Finding reliable gluten-free baking substitutes can be a nightmare for even the savviest of pastry queens. After having to cut out all gluten from my diet two years ago, I was determined not to give up on baking delicious-tasting treats. After much trial and error and countless hours of research, I can say that I have finally mastered gluten-free baking! My success in the kitchen has all come down to figuring out the best usage for common gluten-free baking substitutes.
Almond flour was one of the first gluten free baking substitutes I experimented with in the place of traditional wheat flour. Made from finely ground blanched almonds, it gives a light nutty flavor to baked goods. If used alone, instead of blended with another flour substitute, it can produce a very dry cake or cookie that will not hold together well. For this reason, I will usually do no more than a ratio of 1:2 with almond flour and another flour substitute.
Coconut is another flour substitute that I would recommend using only to make a flour blend. Ground from dried coconut meat, it gives the most delicious flavor to baked goods. I love to use it to make sweet crêpes, pancakes, macaroons, and scones. However, I shy away from using it in light cakes and cookies as it can be overly crumbly in texture.
White rice flour is the gluten free flour substitute that comes the closest to delivering the same results as wheat flour when baking. The great thing about white rice flour is that it has a very bland taste, which means you do not have to account for masking or enhancing any unwanted flavors in your recipe. I use this as a stand-alone flour substitute and also in making flour blends using almond and coconut flour. This is my go-to gluten free flour for cakes, breads, and pie crusts.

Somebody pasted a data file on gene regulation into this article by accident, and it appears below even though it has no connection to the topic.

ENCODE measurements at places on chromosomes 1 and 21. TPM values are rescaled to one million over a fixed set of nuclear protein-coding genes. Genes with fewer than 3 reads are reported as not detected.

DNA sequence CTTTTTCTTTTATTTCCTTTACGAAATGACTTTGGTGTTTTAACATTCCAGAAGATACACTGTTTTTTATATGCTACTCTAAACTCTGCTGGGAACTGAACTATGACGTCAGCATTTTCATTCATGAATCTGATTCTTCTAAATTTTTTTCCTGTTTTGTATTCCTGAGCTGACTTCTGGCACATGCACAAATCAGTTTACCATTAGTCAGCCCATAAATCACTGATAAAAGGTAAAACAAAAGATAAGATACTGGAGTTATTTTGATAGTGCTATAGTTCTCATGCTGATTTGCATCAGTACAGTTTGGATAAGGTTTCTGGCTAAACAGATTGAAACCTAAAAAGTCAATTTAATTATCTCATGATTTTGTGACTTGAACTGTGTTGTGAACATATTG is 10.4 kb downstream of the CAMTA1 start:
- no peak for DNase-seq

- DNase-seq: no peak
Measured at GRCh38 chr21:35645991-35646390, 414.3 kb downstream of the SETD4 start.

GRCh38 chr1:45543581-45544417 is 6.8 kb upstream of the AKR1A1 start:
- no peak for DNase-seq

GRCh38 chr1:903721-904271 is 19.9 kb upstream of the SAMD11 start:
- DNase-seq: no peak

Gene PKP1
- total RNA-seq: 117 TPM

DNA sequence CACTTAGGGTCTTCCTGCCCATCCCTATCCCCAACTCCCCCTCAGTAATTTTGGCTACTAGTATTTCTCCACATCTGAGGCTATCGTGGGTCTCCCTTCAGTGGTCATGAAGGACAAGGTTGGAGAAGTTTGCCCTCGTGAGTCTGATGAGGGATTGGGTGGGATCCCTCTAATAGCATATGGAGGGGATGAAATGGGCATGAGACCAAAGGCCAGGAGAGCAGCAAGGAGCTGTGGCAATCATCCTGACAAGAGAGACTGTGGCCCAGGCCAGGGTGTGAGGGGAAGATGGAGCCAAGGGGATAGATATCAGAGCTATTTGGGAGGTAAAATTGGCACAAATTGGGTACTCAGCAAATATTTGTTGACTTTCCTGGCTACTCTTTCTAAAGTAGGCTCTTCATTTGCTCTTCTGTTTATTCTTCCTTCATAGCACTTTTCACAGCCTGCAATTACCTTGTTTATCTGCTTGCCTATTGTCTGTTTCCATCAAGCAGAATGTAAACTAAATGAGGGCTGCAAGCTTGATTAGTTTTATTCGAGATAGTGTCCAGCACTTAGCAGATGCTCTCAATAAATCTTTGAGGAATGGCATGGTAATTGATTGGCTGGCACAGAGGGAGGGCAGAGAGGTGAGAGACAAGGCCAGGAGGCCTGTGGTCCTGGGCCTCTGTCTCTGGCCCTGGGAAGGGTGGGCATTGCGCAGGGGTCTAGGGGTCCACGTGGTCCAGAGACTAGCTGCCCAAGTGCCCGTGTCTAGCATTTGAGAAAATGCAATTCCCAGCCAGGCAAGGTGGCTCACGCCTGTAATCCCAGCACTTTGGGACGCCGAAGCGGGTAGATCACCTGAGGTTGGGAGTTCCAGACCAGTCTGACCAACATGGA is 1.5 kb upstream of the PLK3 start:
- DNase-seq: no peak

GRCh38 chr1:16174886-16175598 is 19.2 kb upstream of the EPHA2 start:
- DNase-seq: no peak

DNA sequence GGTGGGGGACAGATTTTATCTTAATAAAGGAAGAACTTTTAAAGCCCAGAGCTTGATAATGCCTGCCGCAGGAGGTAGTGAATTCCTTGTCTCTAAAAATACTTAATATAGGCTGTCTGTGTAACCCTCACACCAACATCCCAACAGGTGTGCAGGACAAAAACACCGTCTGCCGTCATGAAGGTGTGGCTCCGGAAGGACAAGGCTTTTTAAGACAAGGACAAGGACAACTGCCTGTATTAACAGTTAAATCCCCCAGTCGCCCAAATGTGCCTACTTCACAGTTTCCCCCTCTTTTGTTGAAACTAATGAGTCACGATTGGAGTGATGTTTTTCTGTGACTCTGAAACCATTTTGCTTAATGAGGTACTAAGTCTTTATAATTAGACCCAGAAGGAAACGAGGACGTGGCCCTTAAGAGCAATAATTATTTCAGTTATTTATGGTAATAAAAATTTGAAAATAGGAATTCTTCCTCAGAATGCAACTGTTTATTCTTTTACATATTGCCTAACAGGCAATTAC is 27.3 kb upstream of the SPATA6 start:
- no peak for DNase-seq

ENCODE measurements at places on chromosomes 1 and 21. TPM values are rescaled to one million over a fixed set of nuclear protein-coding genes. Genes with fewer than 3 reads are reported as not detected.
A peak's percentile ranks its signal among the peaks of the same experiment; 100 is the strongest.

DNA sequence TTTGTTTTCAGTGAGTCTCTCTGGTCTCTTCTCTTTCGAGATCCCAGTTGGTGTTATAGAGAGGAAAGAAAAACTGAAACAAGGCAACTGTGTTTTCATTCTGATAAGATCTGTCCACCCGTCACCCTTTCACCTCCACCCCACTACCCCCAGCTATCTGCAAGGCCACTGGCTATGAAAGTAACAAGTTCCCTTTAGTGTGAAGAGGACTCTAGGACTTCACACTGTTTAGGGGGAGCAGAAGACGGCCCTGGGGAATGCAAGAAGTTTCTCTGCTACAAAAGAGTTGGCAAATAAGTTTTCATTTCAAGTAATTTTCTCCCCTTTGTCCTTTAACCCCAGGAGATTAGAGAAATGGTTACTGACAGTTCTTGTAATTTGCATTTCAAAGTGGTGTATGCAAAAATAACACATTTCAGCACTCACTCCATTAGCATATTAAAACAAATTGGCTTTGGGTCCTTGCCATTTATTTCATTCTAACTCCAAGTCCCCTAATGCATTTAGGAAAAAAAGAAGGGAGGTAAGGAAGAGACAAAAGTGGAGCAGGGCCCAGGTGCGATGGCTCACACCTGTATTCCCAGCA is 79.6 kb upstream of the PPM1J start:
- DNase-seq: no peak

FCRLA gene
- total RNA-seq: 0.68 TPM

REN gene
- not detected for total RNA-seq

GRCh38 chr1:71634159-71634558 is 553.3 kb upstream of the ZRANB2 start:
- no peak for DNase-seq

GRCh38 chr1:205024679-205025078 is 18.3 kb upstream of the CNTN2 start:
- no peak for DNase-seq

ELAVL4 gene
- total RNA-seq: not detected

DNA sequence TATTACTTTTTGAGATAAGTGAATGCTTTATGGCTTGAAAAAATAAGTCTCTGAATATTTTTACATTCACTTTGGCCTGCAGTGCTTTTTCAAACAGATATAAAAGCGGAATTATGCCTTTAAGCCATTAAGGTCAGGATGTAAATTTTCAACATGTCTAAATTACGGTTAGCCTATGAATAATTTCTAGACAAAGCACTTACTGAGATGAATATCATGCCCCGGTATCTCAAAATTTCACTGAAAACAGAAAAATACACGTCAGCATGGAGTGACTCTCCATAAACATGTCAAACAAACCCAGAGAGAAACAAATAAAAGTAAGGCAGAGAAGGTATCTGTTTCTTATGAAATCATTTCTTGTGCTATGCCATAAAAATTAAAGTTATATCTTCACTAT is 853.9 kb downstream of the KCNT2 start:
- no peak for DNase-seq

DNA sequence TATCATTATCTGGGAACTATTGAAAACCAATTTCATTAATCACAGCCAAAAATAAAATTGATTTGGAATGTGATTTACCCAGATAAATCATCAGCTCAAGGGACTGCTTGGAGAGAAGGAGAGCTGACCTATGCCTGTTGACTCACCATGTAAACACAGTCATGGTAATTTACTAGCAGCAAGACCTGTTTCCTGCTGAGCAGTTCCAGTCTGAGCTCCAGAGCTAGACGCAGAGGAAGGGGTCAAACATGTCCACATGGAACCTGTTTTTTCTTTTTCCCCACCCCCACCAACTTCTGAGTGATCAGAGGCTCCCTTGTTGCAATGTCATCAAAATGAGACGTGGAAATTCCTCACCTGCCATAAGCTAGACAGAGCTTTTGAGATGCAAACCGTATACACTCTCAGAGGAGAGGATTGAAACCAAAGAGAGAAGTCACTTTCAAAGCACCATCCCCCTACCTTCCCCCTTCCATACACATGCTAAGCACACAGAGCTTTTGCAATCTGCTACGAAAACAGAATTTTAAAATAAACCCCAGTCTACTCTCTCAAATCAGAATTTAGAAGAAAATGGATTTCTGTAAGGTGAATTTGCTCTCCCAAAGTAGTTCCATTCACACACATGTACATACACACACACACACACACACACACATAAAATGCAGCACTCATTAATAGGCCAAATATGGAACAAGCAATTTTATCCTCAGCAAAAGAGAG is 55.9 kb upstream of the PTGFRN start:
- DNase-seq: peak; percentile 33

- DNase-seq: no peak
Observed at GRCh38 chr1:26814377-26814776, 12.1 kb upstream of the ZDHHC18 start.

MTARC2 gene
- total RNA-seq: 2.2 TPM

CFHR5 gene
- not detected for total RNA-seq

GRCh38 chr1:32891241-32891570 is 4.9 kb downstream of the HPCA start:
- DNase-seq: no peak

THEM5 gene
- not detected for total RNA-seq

Often times when attempting gluten-free baking, the finished product comes out too dry. A way to avoid this problem is to make a flour blend using potato starch. Potato starch is able to retain moisture at a higher level than wheat flour. Be careful though, potato starch and potato flour are two very different things. Try it out when making dense cakes, sweet breads, and sponge cakes.
Tapioca flour is made from the cassava root and has a very fine milled texture. The key feature of tapioca flour is that it gives baked goods a chewy texture. I like to do a 1:1 ratio of tapioca flour and white rice flour when making brownies and French bread. It can also be used in place of recipes that call for the use of cornstarch.
One of the hardest parts of baking with gluten-free ingredients is trying to mimic the elasticity that is created with wheat flours. This elasticity is a major factor in how baked goods will rise and how well they will maintain their shape. Xanthan gum is a powder that can be added to gluten-free flours to help create the "stretchy" element in dough and batters. Most manufactures will include a guide on their product that says how much to use in different types of recipes.
Ground flax seeds are a healthier alternative to xanthan gum and eggs when looking for something to help bind ingredients together. In addition to giving structure to baked goods, ground flax seeds are also a great source of omega-3 and omega-6 fatty acids. While not as strong as xanthan gum, I love to use it in nutty, sweet breads and sandwich breads for the added health benefits.
While gluten free baking can be a hard endeavor, thankfully we live in a time where information on gluten-free baking substitutes is not impossible to find. What’s your favorite gluten-free treat to make and what substitutes do you rely on to make it?
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